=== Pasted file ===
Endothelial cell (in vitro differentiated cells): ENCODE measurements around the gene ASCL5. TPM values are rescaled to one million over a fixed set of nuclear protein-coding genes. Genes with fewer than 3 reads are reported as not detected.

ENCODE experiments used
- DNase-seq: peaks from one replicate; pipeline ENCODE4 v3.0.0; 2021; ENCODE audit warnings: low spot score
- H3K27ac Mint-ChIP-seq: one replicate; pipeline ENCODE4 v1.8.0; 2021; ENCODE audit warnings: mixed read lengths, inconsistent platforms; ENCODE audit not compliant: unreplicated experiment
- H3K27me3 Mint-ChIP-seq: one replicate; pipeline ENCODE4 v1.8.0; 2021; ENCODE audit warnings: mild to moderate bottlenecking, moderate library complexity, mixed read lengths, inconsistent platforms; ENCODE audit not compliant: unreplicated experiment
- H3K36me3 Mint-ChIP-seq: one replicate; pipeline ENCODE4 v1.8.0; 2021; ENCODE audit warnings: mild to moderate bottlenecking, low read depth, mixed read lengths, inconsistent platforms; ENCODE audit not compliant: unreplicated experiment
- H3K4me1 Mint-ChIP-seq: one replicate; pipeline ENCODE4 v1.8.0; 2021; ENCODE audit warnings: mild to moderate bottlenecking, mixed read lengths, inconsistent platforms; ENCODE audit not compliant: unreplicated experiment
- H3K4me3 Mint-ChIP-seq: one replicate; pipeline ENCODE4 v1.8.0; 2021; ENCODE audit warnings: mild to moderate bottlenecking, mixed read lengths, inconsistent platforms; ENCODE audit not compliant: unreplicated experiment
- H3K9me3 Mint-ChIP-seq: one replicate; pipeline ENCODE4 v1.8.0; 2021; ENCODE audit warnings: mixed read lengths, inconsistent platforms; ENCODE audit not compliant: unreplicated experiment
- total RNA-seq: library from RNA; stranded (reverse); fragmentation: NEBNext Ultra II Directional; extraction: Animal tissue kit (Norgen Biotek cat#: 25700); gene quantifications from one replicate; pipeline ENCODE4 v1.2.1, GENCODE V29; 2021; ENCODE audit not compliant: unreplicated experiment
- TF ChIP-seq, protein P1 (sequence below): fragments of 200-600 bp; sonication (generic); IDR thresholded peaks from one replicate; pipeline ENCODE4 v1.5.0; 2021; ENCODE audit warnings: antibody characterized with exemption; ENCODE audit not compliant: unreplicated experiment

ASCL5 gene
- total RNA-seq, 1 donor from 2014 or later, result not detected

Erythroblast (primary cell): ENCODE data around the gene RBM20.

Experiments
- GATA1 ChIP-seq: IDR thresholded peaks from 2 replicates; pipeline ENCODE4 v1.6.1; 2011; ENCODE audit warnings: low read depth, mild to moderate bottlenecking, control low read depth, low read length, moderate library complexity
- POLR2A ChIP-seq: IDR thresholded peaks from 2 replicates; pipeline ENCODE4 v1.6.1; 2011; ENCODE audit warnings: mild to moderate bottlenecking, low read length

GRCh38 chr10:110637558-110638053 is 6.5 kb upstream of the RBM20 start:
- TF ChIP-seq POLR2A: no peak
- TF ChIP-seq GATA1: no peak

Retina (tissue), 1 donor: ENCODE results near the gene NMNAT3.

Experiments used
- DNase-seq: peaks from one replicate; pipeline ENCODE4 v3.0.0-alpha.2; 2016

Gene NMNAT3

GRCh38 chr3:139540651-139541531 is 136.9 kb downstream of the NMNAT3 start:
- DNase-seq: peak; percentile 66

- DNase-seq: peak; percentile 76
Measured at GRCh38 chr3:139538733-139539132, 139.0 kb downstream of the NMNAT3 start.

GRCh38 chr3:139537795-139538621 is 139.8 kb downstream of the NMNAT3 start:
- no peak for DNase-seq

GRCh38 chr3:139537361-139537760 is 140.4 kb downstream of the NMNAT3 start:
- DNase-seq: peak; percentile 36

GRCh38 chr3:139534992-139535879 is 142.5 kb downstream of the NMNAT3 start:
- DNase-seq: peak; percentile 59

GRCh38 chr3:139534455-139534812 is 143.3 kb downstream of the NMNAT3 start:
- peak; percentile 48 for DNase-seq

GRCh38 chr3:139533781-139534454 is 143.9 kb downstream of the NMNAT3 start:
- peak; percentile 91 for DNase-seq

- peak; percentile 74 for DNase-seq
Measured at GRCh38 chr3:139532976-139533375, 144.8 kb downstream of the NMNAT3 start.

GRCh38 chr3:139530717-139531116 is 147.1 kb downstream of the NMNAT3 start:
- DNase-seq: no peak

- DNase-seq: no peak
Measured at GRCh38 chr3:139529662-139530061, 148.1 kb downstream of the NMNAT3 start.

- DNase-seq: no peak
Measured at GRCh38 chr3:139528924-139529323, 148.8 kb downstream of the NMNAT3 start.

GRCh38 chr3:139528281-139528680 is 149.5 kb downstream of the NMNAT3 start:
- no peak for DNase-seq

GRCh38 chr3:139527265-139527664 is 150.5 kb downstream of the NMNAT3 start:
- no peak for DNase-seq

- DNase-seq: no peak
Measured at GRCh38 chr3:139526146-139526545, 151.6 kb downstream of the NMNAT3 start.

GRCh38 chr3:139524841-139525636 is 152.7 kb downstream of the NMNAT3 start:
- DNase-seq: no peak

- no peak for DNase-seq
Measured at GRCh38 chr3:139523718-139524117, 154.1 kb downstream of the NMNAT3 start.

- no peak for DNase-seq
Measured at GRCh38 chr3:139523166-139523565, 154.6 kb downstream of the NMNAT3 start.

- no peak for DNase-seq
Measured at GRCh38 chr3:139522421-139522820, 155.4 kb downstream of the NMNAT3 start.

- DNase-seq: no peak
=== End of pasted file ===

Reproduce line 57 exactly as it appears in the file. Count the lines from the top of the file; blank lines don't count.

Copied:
- no peak for DNase-seq